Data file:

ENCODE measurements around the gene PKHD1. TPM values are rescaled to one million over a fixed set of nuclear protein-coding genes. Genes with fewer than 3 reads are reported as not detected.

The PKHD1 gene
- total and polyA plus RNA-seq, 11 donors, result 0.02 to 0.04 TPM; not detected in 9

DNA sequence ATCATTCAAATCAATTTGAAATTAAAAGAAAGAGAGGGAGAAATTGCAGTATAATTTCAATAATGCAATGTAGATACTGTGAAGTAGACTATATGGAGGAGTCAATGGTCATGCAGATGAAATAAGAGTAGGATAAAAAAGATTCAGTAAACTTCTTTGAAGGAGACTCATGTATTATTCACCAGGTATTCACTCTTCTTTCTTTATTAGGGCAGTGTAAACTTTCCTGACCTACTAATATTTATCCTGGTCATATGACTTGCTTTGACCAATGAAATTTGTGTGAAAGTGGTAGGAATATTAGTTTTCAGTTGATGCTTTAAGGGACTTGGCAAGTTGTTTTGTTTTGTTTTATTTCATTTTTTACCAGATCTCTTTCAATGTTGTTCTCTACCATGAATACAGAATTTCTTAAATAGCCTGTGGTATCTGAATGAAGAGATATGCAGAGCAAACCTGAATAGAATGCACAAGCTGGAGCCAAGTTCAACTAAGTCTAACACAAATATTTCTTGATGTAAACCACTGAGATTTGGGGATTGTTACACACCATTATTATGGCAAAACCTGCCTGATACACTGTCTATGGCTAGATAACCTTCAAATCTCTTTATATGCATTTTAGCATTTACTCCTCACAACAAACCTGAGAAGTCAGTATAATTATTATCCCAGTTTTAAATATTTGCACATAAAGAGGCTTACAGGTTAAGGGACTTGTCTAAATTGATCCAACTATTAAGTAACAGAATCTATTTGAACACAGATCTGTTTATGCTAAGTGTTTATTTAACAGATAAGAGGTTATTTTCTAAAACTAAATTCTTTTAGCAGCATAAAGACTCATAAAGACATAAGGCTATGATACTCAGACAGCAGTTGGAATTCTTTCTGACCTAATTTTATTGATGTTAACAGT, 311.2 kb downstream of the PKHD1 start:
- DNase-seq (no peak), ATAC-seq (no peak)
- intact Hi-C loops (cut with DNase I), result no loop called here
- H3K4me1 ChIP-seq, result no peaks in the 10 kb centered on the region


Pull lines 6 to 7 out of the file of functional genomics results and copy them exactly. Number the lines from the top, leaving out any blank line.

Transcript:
- intact Hi-C loops (cut with DNase I), result no loop called here
- H3K4me1 ChIP-seq, result no peaks in the 10 kb centered on the region